• ItemAccepted versionOpen Access
    William of Malmesbury and fortuna
    (Taylor & Francis, 2018-01) Forster, TS; Forster, Tom [0000-0002-8888-9515]
    The great Benedictine historian William of Malmesbury has divided scholarly interpretation over recent decades. For some, William was a precocious scholarly talent who steered around or subverted the constraining absurdities of the providential orthodoxy. For others, his explicit expressions of faith in God’s providence, despite its often vexatious reverses, betray a sincere piety and reverence for the hidden justice of divine cosmic rationality. These conclusions have relied on flawed assessments of William’s use of the term fortuna, fortune. They adhere to a broader status quo that imagines all medieval thinkers took for granted that fortune’s reverses were inscrutable and inevitable. On the contrary, this article argues that William was concerned with determining the precise causes of fortune, so that he might prescribe ethical advice to prevent its reverses. This has consequences for understanding the ends of twelfth-century historical writing and the development of thought pertaining to individual and collective punishments.
  • ItemAccepted versionOpen Access
    Relics, writing, and memory in the English Counter Reformation: Thomas Maxfield and his afterlives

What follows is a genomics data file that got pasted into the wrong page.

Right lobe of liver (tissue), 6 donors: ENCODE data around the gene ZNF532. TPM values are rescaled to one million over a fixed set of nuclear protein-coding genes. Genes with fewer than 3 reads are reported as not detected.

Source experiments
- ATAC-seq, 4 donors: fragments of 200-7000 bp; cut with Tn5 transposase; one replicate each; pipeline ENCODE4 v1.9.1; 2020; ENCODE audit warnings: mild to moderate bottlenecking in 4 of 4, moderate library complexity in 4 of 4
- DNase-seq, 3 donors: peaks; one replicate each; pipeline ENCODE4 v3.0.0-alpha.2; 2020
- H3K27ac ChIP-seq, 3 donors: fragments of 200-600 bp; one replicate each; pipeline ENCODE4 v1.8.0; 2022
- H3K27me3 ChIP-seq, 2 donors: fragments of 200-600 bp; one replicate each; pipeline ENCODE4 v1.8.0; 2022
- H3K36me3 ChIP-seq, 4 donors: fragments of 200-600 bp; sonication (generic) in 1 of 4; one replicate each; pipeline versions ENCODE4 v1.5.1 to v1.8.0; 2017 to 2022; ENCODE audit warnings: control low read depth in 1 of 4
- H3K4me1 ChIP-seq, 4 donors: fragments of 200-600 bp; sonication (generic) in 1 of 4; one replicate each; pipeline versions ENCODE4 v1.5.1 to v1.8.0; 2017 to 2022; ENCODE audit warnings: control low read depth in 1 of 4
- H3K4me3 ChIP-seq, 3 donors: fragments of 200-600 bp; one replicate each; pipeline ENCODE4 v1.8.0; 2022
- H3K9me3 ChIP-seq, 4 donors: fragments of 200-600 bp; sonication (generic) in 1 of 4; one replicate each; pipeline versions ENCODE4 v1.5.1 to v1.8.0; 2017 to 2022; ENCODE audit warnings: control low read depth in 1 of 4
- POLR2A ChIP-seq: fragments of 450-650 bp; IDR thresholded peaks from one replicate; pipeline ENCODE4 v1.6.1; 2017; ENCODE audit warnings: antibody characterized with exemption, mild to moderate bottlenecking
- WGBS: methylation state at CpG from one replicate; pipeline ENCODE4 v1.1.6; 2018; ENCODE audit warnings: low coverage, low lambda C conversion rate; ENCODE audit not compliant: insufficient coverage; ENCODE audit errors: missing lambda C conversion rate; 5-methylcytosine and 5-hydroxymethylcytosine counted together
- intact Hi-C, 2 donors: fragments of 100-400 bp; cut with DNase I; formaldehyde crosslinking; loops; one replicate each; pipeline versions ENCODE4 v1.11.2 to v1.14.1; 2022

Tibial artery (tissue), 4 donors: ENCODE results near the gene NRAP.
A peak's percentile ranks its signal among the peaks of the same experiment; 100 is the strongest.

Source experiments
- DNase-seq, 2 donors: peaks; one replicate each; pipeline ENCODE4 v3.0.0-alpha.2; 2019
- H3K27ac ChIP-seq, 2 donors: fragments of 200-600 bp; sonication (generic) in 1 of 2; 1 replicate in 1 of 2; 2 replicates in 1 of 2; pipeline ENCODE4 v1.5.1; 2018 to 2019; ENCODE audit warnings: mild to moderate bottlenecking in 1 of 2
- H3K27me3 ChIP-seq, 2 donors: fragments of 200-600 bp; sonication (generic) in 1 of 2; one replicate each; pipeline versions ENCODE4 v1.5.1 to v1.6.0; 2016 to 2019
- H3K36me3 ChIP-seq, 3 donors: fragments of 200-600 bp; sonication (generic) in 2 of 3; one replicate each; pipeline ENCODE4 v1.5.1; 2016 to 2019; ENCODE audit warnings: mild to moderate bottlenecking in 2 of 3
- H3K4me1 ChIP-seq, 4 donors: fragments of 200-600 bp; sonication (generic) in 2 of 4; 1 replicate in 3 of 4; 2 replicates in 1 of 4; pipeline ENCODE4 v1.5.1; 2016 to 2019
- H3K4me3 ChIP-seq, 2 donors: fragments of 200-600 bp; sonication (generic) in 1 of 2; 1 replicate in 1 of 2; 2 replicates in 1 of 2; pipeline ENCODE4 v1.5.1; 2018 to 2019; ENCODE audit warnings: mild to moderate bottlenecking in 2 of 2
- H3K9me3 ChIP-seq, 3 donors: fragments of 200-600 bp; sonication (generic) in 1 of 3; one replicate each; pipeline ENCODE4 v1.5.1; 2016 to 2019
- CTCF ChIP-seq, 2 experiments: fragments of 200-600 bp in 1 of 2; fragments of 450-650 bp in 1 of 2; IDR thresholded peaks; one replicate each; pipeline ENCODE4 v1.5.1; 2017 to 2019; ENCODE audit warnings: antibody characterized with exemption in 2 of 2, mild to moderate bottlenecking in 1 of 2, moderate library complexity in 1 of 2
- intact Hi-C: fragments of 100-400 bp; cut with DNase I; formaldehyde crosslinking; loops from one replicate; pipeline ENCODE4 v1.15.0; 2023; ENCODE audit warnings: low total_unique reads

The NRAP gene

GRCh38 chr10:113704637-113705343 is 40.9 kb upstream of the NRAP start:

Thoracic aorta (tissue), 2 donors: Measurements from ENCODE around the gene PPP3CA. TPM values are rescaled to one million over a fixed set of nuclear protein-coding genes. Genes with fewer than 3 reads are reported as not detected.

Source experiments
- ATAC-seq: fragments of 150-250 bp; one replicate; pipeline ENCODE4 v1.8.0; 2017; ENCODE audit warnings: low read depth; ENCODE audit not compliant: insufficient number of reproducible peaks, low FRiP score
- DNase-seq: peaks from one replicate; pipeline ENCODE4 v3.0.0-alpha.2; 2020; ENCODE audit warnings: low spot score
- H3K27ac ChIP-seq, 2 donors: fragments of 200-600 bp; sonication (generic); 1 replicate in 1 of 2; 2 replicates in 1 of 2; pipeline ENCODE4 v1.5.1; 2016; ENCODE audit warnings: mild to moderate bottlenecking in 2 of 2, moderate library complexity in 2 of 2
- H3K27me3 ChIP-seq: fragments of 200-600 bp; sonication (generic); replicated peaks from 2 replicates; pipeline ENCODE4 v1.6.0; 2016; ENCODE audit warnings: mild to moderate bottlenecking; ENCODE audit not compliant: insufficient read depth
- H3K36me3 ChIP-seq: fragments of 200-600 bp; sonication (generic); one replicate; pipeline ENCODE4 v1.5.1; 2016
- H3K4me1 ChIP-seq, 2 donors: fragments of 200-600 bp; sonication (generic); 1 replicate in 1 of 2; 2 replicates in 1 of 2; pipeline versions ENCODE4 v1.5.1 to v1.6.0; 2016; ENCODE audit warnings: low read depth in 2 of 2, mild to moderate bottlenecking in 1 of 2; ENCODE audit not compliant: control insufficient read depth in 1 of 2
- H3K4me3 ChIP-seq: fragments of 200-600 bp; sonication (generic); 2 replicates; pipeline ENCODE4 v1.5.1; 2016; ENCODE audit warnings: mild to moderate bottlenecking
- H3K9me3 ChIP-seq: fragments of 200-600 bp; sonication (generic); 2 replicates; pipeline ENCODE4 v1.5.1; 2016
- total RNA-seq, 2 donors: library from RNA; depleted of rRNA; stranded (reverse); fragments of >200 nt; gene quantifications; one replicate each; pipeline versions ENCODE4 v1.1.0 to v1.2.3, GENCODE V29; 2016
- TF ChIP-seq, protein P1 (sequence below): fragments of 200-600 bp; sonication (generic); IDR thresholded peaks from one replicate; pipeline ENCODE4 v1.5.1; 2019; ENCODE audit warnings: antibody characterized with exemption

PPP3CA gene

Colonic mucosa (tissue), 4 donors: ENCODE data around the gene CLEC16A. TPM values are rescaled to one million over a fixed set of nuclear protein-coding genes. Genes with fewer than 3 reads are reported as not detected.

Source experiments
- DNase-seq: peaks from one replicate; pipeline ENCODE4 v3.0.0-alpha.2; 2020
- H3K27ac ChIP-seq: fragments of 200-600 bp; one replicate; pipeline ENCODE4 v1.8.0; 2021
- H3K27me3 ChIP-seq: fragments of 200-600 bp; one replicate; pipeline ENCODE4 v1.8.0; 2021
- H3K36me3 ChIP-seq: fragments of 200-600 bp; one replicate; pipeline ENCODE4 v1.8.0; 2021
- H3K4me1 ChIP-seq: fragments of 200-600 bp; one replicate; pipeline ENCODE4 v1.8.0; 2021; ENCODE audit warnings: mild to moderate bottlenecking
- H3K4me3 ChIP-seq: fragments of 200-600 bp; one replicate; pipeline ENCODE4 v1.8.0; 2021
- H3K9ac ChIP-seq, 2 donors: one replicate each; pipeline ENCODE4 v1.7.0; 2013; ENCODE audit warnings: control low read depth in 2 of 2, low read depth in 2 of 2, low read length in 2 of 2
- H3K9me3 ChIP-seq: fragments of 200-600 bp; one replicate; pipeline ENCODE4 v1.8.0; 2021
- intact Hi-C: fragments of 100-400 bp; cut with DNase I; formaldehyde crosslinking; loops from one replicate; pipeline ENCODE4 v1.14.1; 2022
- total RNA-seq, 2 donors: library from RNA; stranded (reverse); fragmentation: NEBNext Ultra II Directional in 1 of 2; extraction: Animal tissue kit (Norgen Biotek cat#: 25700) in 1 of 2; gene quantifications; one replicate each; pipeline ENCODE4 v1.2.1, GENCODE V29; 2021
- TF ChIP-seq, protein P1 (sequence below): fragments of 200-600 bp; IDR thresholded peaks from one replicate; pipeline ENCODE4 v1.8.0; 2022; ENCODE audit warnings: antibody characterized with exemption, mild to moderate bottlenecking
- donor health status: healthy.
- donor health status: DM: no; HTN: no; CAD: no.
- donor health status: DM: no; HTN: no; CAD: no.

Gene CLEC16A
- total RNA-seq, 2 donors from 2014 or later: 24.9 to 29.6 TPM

(Cambridge University Press (CUP), 2018) Walsham, A; Walsham, Alexandra [0000-0002-9926-2582]
    This article explores the multiple and competing afterlives of the Jacobean martyr, Thomas Maxfield, who was executed at Tyburn in July 1616. It traces the evolution of his cult between the seventeenth and twenty-first centuries by exploring the migration of his relics alongside the movements of the written and printed texts recounting his life and death. It investigates the domestic and international politics in which these textual and material remains circulated and illuminates the making and metamorphosis of social memory in the English Counter Reformation. It sheds fresh light on how Maxfield’s relics served both to bind this imagined community together and to divide and fragment it. Highlighting the interweaving of devotion and scholarship, antiquarianism and piety, it also argues that relic collecting must be recognised as part of the wider contemporary enterprises of religious record-keeping and writing sacred history.
  • ItemAccepted versionOpen Access
    Toleration, Pluralism, and Coexistence: The Ambivalent Legacies of the Reformation
    (Penguin Random House Verlagsgruppe GmbH, 2017) Walsham, A; Walsham, Alexandra [0000-0002-9926-2582]